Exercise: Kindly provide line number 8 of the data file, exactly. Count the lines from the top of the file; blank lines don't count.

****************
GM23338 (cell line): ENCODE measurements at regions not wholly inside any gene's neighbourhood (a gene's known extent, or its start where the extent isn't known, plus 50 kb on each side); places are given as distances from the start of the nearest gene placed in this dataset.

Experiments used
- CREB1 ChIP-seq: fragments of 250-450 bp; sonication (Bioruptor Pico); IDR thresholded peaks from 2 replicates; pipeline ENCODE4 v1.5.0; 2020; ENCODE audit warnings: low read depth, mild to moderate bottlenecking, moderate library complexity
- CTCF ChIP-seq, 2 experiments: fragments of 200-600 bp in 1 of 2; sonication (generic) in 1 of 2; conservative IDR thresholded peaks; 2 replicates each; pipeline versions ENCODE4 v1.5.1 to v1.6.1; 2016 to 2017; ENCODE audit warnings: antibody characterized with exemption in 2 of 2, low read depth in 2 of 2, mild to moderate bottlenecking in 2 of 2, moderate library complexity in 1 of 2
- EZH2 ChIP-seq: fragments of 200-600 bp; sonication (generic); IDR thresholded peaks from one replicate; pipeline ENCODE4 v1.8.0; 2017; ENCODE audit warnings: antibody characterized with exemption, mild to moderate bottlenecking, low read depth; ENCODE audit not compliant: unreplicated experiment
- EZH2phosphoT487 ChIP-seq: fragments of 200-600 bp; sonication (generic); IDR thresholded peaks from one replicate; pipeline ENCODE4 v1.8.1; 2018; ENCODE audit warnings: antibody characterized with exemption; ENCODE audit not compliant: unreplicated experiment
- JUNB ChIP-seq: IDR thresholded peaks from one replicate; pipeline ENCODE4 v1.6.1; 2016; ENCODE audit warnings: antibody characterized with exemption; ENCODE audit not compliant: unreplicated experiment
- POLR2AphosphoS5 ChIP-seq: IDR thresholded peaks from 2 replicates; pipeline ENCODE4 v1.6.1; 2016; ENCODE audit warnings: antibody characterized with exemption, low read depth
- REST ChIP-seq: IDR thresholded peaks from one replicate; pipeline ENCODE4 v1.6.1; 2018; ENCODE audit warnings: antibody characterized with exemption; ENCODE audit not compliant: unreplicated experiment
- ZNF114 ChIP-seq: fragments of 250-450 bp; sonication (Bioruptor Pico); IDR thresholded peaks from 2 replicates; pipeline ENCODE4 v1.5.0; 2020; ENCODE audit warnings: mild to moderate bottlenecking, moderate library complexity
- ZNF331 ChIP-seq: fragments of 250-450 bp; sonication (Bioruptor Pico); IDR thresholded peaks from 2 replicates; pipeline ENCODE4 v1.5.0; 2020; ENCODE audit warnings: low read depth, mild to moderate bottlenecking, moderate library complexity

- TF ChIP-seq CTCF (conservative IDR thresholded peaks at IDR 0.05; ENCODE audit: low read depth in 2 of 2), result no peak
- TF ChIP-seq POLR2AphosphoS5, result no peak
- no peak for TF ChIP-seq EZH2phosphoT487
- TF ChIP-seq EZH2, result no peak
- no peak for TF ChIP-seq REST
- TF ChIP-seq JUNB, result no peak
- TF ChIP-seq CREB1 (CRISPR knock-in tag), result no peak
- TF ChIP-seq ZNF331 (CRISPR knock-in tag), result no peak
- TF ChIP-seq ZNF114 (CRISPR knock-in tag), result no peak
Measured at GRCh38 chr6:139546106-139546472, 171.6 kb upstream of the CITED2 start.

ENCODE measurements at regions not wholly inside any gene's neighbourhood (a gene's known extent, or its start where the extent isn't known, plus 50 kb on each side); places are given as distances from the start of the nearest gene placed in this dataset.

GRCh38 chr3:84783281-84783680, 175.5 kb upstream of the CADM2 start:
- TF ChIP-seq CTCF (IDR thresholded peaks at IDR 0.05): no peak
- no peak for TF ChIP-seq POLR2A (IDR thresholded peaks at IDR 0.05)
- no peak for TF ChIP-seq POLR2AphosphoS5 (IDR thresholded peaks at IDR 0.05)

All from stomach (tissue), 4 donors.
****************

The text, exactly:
- POLR2AphosphoS5 ChIP-seq: IDR thresholded peaks from 2 replicates; pipeline ENCODE4 v1.6.1; 2016; ENCODE audit warnings: antibody characterized with exemption, low read depth